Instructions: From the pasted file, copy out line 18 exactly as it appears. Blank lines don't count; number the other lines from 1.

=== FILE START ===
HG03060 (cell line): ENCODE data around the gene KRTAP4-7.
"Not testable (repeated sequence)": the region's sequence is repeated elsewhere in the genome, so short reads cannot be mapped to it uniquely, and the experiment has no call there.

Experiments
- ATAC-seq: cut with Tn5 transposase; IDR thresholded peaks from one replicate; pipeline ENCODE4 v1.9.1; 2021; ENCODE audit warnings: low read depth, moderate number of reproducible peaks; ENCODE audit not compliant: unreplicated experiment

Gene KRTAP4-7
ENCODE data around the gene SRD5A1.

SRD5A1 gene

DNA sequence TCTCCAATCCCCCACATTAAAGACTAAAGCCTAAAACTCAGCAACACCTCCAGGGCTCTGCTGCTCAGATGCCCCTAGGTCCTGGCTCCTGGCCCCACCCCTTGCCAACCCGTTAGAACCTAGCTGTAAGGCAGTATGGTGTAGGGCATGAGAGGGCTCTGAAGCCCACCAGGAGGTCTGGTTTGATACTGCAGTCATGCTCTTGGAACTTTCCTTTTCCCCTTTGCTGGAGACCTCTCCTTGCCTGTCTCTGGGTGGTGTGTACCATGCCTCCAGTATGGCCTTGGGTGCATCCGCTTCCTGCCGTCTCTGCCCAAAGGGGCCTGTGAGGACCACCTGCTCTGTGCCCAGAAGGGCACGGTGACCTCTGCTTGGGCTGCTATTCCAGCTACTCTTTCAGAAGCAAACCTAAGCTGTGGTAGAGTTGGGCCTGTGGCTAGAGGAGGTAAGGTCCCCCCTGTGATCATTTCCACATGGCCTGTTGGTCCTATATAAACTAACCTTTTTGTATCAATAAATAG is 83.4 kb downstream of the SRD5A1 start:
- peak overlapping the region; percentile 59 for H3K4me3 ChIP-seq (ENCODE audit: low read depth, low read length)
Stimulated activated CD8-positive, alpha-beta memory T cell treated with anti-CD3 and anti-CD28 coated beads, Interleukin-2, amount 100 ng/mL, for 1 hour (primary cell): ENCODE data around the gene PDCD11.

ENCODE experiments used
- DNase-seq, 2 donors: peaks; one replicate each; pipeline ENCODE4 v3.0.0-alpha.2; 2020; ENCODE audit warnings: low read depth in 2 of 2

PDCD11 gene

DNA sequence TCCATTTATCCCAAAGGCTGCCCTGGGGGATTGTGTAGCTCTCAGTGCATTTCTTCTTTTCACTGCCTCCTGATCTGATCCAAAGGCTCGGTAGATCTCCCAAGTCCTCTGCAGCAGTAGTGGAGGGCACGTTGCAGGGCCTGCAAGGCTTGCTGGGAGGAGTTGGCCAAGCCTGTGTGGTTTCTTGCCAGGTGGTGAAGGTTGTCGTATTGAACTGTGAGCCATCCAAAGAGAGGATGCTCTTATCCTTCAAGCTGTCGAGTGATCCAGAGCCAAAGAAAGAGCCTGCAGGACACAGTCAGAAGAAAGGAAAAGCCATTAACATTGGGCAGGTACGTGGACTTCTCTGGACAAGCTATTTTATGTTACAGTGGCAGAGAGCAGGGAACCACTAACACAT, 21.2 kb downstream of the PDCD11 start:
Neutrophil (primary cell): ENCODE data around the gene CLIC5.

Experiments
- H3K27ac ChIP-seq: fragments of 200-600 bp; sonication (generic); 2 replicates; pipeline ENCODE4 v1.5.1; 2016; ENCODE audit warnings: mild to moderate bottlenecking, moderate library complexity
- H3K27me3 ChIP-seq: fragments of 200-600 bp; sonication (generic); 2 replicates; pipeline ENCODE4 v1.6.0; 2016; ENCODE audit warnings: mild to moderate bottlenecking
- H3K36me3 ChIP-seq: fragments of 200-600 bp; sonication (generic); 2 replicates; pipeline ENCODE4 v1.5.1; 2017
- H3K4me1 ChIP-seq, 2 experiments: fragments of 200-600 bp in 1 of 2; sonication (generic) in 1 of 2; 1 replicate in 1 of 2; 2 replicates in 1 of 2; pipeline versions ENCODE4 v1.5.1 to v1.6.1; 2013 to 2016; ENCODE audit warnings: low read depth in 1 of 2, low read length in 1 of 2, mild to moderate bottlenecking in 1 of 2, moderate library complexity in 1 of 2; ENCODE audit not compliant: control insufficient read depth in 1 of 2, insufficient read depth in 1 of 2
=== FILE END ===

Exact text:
- H3K27me3 ChIP-seq: fragments of 200-600 bp; sonication (generic); 2 replicates; pipeline ENCODE4 v1.6.0; 2016; ENCODE audit warnings: mild to moderate bottlenecking